• Fertilize the lawn but not the flowers. Adding fertilizer to flowers like perennials in the fall will only cause unwanted growth and the plants will have exerted all that energy for nothing, which may affect the flowering and growth during the spring.
  • Once the early frost kills the tops of the plants, dig up all summer bulbs like the gladiolas and begonias. Brush the dirt off of the bulbs and store them in a cool dark place until they are ready to be planted again.
  • Trim the dying perennial foliage down to the ground so that more energy will flow to the roots, preparing it for next season’s growth.
  • Remove annuals which are no longer flourishing. These annuals can now be changed out for the fall colors like mums and pansies.
  • October is the best month for planting spring bulbs. To be sure that your tulips, daffodils, crocus and such bloom beautifully in the spring get them safely nestled in the ground during the fall.
  • Do not cover rose bushes until late in the year after they have gone dormant and the soil is nearly frozen. Long branches can be trimmed if needed, but serious pruning can be saved until the spring.
  • For tuberous plants that become crowded or overpopulated, like daylilies and irises, try dividing and removing a portion of the plants every 3 years or so to make more space for other flowers to grow.
  • Garden and plant retailers often offer fall discounts on their plants and inventory! So take advantage of the seasonal sales to snag the best price for plants.

New Plants:

  • Be sure to remove all labels, wire, twine, string, and other packaging material from the plant. If not removed, the stems or trunk of the plants can grow into them and cause damage or act as a girdle.
  • New trees and shrubs can be watered until the time the ground begins to freeze. Be sure not to overwater. The top few inches of soil can be checked for moisture to determine whether or not the appropriate amount of water is being given. After the ground begins to freeze, the plants should not be watered any more. Good levels of moisture in the soil will impact how well the plants make it through the winter and into the next spring. If the yard receives less than 1 inch of rain every 10 days, watering should be done.


  • Be sure to trim your trees. Remove any sprouts or sprigs growing near the bottom of the tree and on large crossing branches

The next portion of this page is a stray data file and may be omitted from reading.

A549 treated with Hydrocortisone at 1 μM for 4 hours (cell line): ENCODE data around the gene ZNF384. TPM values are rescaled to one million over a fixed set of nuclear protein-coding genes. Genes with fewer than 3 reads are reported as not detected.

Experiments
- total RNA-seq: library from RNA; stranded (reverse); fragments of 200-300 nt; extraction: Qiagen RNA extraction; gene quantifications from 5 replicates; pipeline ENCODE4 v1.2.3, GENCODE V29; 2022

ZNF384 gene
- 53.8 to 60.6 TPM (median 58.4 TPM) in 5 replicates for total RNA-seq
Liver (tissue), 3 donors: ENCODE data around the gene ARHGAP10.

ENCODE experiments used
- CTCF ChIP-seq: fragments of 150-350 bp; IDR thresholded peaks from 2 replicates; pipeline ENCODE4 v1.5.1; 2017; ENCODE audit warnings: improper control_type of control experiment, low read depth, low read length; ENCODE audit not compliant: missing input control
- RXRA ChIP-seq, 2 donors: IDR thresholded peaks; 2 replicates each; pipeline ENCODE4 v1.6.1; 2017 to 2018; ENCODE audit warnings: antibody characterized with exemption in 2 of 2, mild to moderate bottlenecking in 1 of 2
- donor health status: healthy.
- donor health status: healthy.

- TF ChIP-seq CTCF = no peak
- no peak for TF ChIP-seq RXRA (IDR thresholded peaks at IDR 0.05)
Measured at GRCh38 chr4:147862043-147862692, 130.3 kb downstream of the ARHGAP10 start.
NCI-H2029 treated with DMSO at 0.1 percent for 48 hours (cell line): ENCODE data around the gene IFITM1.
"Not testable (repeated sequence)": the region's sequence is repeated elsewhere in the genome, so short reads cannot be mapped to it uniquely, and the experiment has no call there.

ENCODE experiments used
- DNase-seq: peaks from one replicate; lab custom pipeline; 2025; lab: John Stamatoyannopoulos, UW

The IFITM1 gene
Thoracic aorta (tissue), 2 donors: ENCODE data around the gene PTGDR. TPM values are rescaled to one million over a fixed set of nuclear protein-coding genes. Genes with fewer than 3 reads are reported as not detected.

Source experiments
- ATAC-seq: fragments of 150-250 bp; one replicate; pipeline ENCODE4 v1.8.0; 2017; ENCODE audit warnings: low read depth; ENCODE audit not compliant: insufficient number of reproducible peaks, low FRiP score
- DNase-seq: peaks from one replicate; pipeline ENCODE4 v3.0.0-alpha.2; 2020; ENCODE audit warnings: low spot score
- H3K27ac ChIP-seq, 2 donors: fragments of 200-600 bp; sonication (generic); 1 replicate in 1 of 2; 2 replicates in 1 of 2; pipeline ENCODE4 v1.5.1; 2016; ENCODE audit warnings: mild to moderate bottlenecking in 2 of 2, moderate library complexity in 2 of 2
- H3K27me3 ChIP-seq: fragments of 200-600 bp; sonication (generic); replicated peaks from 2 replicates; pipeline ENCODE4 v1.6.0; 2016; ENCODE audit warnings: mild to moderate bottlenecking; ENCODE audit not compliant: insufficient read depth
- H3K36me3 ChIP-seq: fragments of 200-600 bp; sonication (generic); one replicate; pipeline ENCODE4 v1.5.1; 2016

• Prune and remove any damaged, diseased, or dead branches. Dead branches, large or small, can crack and fall under the pressure of winter snow and wind. They can easily fall causing damage to property and quite possibly injury to people.


  • After a light frost, but before the ground freezes, give your plant beds a new layer of mulch. First till or mix already decomposed mulch into the soil, if the bed has been mulched before. Then apply a fresh layer of mulch.
    • Add mulch to your flower beds so that about 3 to 4 inches of mulch is in flower beds and surrounding trees. Do not exceed 4 inches of mulch. The mulch will help to control weeds, maintain moisture, and enhance the soil’s nutrients providing nourishment to the plants. Not only is the mulch good for the plants, it also insulates the plant and tree’s roots to protect from the cold and frost, prevents soil erosion, and adds aesthetic beauty to the overall landscape.

Misc. Tips:

  • Clean bird feeders if not done recently.
  • Properly store all chemicals to keep the chemical from freezing.
  • Cover any water gardens, ponds, or waterscapes with nylon netting to keep out the leaves and debris.
  • Before it gets too cold out, be sure to turn off, drain, and properly store all water hoses, sprinkler systems, irrigation systems, and such. Standing water will freeze and expand, causing cracks and damage to whatever may be containing it.

Len’s Excavating & Landscape hopes that you found these fall landscaping tips to be helpful. For any further landscaping questions or concerns, call the experts at Len’s Excavating & Landscape today! Remember, the grass is always greener at Len’s!